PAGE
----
Sigmoidoscopy: What to Expect at Home

Skip to the navigation

Your Recovery

Lower digestive system

A sigmoidoscopy lets your doctor look inside the lower part of your large intestine, or colon. The doctor uses a lighted tube called a sigmoidoscope (or scope).

This test let the doctor look for small growths (called polyps), cancer, bleeding, hemorrhoids, or other problems. The doctor also may have used the scope to remove polyps. Or he or she may have used it to take tissue samples that need to be tested.

You shouldn't have any pain after the procedure. But it is normal to pass gas. You may have mild discomfort from having gas.

If your doctor removed polyps, you will likely need to schedule a colonoscopy to look at the whole colon.

This care sheet gives you a general idea about how long it will take for you to recover. But each person recovers at a different pace. Follow the steps below to get better as quickly as possible.

How can you care for yourself at home?

Activity

  • Most people are able to return to work right away unless they have had a sedative during the procedure.
  • You may need someone to drive you home if you have had a sedative. In most cases, you can drive yourself home.

Diet

  • You can eat your normal diet. If your stomach is upset, try bland, low-fat foods like plain rice, broiled chicken, toast, and yogurt.
  • Be sure to drink plenty of liquids to replace those you have lost during the preparation for the procedure.

Exercise

  • You can return to normal exercise right away.

Medicine

  • Your doctor will tell you if and when you can restart your medicines. He or she will also give you instructions about taking any new medicines.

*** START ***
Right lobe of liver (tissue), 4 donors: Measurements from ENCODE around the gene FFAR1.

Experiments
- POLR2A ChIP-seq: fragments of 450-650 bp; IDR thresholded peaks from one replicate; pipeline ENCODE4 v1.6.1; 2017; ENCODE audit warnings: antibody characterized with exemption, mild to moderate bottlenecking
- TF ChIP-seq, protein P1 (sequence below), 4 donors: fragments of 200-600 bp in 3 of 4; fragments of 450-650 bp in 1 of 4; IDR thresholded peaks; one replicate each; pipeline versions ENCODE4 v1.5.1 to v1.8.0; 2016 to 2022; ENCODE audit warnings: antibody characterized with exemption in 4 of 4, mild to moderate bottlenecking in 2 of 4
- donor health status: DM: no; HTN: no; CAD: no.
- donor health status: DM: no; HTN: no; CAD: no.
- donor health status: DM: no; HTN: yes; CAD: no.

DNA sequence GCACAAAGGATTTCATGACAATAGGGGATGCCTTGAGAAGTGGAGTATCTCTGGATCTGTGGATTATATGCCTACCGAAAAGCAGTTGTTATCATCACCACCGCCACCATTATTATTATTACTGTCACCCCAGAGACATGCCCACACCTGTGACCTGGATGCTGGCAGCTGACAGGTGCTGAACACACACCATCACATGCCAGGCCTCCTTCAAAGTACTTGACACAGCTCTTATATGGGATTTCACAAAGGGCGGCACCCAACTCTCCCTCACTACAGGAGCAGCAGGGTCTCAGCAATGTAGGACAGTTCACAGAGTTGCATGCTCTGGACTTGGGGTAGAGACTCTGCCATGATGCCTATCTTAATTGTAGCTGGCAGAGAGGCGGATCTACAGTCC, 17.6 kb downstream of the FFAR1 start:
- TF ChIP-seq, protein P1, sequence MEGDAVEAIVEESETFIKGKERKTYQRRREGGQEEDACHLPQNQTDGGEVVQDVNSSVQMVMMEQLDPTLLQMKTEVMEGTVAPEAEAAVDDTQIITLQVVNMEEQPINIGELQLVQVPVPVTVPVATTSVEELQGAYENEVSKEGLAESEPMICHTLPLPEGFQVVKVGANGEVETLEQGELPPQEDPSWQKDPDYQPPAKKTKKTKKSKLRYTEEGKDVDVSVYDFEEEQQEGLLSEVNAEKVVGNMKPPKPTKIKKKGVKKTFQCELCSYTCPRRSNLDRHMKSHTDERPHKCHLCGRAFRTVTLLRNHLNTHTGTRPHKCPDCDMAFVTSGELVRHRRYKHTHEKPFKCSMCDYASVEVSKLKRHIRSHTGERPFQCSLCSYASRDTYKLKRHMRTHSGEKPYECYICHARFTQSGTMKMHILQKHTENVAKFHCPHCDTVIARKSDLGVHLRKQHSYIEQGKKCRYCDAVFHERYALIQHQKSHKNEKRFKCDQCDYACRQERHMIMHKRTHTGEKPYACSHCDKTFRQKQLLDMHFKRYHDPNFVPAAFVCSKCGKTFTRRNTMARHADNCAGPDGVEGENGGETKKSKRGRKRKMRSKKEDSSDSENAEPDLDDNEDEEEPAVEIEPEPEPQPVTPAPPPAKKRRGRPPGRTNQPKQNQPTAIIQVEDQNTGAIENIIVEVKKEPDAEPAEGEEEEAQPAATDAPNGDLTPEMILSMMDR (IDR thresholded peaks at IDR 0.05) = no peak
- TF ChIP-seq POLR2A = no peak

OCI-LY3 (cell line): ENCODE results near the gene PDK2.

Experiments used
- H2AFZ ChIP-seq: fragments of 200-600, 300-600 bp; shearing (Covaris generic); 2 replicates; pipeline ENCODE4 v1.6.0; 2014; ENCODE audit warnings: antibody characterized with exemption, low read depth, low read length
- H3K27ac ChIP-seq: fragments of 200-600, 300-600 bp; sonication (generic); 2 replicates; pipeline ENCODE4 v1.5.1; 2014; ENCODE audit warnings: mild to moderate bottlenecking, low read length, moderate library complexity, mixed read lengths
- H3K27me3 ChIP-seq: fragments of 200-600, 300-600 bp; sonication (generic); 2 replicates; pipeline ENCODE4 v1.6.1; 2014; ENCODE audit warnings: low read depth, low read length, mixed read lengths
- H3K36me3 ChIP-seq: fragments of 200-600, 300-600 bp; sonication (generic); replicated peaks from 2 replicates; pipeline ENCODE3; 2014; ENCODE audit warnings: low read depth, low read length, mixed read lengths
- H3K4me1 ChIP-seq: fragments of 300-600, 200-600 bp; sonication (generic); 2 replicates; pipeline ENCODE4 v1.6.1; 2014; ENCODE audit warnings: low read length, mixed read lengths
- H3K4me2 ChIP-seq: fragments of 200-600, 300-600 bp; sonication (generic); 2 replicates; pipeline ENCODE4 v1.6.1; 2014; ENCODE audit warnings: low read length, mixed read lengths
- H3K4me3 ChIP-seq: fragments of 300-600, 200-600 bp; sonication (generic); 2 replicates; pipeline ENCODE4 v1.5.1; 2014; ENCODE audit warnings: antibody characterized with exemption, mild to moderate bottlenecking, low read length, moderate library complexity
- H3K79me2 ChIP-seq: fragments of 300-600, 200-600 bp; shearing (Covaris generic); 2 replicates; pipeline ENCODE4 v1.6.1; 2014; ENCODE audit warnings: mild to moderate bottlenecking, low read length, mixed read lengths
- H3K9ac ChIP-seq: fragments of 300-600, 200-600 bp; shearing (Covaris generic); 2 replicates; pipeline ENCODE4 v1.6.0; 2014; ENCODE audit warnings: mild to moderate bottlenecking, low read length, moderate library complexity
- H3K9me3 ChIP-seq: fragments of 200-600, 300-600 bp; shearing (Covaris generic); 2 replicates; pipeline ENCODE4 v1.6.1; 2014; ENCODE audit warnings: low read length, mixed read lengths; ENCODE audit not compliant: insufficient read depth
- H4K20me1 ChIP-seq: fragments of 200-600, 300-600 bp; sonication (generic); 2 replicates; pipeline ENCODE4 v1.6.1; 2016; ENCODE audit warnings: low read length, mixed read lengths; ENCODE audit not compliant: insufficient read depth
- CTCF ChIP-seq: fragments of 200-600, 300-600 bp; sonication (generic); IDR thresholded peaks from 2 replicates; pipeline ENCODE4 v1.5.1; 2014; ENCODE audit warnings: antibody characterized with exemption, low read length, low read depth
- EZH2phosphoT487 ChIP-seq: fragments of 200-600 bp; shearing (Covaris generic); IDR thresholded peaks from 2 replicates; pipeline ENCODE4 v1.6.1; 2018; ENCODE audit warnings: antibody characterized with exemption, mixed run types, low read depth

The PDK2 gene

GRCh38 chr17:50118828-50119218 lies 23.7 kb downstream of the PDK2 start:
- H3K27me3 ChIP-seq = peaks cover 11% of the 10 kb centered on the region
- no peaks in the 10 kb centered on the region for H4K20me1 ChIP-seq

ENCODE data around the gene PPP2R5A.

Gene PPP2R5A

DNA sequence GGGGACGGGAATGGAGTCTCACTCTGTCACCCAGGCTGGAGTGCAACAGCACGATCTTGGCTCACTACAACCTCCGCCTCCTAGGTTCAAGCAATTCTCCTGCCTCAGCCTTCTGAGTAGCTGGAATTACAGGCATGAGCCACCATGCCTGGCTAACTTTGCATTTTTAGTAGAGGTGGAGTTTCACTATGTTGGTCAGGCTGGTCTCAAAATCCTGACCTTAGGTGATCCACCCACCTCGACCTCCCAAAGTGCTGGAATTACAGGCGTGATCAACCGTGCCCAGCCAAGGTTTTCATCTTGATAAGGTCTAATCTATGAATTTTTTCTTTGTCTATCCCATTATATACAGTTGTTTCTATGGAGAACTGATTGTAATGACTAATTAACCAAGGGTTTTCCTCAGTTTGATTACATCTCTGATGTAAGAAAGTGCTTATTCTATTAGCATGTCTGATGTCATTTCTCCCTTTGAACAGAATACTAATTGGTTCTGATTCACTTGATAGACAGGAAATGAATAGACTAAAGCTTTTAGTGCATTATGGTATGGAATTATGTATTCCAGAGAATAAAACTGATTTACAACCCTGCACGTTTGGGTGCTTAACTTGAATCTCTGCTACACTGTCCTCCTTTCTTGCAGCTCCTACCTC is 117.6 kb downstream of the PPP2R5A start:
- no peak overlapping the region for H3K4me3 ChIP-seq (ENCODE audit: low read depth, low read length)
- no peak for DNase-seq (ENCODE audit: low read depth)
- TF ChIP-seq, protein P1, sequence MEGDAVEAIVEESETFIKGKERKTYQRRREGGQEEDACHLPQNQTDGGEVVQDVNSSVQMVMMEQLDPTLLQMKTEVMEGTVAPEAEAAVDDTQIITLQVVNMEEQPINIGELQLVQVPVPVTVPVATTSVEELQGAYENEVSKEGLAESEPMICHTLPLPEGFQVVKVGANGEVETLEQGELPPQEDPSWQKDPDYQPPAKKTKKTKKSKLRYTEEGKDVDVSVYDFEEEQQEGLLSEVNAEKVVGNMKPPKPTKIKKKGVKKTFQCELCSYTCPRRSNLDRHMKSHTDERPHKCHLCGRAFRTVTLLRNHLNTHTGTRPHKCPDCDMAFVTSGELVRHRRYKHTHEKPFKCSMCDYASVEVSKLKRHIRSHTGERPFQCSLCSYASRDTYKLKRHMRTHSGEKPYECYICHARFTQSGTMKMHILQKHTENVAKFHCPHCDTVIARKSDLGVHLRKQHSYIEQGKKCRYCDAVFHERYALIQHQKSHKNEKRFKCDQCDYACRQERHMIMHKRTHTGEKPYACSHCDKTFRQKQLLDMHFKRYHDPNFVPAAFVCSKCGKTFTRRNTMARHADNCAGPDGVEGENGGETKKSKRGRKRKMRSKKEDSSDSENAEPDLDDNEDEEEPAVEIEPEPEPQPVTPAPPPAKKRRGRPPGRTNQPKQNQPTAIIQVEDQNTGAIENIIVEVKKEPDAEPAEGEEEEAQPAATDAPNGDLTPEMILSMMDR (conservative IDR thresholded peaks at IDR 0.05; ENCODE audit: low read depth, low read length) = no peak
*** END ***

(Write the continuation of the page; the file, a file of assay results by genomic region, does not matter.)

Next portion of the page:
• If you take blood thinners, such as warfarin (Coumadin), clopidogrel (Plavix), or aspirin, be sure to talk to your doctor. He or she will tell you if and when to start taking those medicines again. Make sure that you understand exactly what your doctor wants you to do.

Follow-up care is a key part of your treatment and safety. Be sure to make and go to all appointments, and call your doctor or nurse call line if you are having problems. It's also a good idea to know your test results and keep a list of the medicines you take.

When should you call for help?

Call your doctor or nurse call line now or seek immediate medical care if:

  • You have severe, ongoing belly pain.
  • You pass maroon or very bloody stools.

Watch closely for changes in your health, and be sure to contact your doctor or nurse call line if:

  • You vomit.
  • You have a fever.

Where can you learn more?

Go to https://www.healthwise.net/patientEd

Enter X882 in the search box to learn more about "Sigmoidoscopy: What to Expect at Home".

Current as of: August 9, 2016